There’s a pretty good chance that you use Skype in your business communications—at least from time to time.
Skype is a cheap and generally reliable way to make international calls—with wonderful sound quality—but it’s really not set up to be a core business phone system. Sure, it will do limited call forwarding and take voicemail messages, but these are extras. And let’s face it, Skype is pretty short on PBX functionality—such as customized greetings, auto attendant, or automatic call distribution.
MySkypeOffice is unique among small business phone systems, in that it does use Skype’s call transport system, but adds an overlay of the kind of business functionality—again, extensive automatic call forwarding, voicemail to email, conferencing (different from Skype’s; we’ll get back to that), auto attendant, dial by name directory, call recording, etc.—that’s missing from Skype.
Understand that MySkypeOffice is a work in progress; it is being offered for testing on an invitation-only basis and it is definitely in beta development—not the kind of beta we’re used to these days, where the product is being given its final polishing.
Enterprise VoIPplanet had the opportunity, recently, to speak with PhoneFusion founder Jonathan Hollander to get details on MySkypeOffice.
“MySkypeOffice came about because there was an obvious need,” Hollander told ~Enterprise [email protected] “Although at Skype they talk a lot about wanting to provide services to small businesses, they seem to be gearing their offerings a lot more to either enterprises or individuals.” In other words, there seemed to be an unfilled need for small businesses and MySkypeOffice was invented to fill it.
In fact the customer profile around which the project was designed was that of the customers for the company’s own PhoneFusion One product. “They generally seem to be small businesses that have one or more phone numbers, and they want to be available wherever they are—using what we call our Find me/Follow me/Hide me service.”
And, indeed, that functionality is at the core of MySkypeOffice; it will forward unanswered calls made to your personal incoming number to as many as six other phones—simultaneously or sequentially. By default, it delivers a polite “Please wait while we try to locate your party. Who may we say is calling?” Like most of the product’s 200-plus features, this can be turned off or modified.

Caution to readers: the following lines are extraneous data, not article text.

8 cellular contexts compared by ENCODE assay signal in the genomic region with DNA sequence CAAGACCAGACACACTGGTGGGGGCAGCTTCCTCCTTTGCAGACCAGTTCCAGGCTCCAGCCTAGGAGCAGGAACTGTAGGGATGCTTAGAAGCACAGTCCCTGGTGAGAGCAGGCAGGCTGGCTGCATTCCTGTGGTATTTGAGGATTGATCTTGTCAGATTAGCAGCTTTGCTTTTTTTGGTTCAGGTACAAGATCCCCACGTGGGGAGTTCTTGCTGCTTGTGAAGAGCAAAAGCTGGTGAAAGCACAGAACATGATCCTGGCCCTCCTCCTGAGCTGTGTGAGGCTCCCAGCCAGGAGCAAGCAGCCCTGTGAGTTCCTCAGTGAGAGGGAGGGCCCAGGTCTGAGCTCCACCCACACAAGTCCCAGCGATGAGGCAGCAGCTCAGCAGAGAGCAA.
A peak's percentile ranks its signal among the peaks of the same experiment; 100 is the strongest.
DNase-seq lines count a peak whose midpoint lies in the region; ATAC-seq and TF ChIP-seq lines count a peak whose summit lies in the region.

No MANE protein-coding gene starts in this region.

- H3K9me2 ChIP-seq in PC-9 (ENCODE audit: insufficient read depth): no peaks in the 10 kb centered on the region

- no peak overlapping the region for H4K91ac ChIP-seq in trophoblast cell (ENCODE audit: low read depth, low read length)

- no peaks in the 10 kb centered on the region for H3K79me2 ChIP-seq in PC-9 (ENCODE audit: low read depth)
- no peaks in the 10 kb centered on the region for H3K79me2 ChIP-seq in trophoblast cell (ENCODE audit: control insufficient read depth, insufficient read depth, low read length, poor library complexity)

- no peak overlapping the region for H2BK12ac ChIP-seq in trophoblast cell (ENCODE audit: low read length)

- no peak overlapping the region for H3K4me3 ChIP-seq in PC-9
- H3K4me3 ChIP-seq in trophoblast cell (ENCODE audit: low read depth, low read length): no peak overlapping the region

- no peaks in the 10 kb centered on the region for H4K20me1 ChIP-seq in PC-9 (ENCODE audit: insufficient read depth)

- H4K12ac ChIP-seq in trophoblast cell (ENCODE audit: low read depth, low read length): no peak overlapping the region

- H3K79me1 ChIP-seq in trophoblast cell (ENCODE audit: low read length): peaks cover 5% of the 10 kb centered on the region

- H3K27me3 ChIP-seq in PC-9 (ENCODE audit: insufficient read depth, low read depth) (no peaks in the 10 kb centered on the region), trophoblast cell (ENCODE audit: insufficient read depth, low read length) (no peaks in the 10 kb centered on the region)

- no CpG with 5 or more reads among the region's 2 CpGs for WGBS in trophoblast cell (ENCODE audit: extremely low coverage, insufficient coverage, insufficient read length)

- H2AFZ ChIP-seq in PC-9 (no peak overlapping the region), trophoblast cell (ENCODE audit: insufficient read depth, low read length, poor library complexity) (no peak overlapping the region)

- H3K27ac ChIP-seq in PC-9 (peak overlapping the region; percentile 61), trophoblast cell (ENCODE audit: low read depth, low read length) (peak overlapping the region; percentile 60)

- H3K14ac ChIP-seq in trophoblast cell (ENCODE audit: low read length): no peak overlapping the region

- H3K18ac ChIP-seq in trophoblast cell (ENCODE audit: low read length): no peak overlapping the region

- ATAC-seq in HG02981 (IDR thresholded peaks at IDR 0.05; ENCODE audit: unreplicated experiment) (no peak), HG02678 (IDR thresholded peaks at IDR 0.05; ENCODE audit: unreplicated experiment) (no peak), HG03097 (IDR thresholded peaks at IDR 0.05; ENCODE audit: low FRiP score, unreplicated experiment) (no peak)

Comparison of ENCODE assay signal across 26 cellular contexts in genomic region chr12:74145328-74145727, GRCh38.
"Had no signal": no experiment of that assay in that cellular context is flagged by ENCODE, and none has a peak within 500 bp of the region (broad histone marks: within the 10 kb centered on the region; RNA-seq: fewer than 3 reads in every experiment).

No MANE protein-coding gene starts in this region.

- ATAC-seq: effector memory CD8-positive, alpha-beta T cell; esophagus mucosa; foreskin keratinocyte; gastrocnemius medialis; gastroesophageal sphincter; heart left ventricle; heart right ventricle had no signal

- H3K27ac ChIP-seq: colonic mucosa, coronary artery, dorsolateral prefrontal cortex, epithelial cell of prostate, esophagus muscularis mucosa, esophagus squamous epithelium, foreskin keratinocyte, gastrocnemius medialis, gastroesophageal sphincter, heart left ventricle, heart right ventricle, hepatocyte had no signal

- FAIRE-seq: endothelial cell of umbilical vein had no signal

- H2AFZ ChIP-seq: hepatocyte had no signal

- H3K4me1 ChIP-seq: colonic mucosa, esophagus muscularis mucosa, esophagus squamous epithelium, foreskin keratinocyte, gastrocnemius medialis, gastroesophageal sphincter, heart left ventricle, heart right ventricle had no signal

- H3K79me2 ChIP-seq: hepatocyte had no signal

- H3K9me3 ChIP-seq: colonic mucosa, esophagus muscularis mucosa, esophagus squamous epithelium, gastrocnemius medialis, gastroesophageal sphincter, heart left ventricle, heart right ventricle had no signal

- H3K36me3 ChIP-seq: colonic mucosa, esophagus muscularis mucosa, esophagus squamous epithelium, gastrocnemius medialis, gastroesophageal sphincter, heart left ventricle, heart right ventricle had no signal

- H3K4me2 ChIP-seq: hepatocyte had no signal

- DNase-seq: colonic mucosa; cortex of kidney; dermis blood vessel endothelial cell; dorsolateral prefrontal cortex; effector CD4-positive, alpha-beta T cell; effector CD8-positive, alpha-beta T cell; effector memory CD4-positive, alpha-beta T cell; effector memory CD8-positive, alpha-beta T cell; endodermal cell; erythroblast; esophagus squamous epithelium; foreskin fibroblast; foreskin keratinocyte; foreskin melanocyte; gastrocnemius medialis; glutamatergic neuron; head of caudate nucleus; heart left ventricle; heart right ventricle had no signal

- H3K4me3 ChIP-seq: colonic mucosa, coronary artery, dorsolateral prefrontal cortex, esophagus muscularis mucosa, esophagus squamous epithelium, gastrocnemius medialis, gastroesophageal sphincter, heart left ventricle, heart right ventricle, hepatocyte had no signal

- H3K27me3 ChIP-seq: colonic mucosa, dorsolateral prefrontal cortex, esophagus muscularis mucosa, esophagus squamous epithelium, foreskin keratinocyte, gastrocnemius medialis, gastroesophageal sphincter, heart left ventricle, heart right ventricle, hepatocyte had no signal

Beyond the personal stuff, MySkypeOffice can be set up for a business, with an auto attendant that directs calls by extension or dial-by-name directory. Greetings can be customized in a myriad of ways—day of the week, business hours, etc., just like a premise-based PBX.
The system takes voicemail messages, of course, and transcribes them (very accurately in our experience). It will then retain the transcriptions or immediately e-mail them to the address you’ve set up—along with the MP3 recording. You can, naturally, access them in your MySkypeOffice desktop client.
It handles outbound and inbound faxes. In addition to being sent to your MySkypeOffice desktop client, inbound faxes can be forwarded to another fax number, even e-mailed as PDFs to the account you specify.
“You can do meet-me conferencing on this,” Hollander explained, “which is different to Skype’s conferencing, inasmuch participants dial your MySkypeOffice phone number, then press 9 and then input a conference ID, and then everyone will be in a conference that can be recorded if you want and e-mailed to you at the end.” You don’t have to be sitting in front of your Skype client; you dial in from whatever phone is convenient.
But, according to Hollander, the situation in which MySkypeOffice shines brightest is with a small company that’s highly distributed.
“Let’s look at a scenario,” he said. “Imagine the XYZ Company, with headquarters in the U.S.—where tech support is in India, and manufacturing is in China. People are dialing in and they want to be able to reach these different departments. Calls get routed over Skype to wherever it is.”
This piece of MySkypeOffice utilizes automatic call distribution, whereby you set up a list of people in each department and the system then routes calls to each list member in turn, so one person doesn’t get all the calls.
Hollander hastened to point out that business hours for each department could be customized for time zone, local custom, whatever. Greetings can be customized, and the like.
So MySkypeOffice makes the functionality of a sophisticated PBX available virtually for free. (Pricing hasn’t been worked out yet, but it will likely be a low monthly subscription.) And with this software solution, “You don’t need to buy a VoIP infrastructure;” Hollander commented. “You’re riding over the top of what’s already there on Skype.”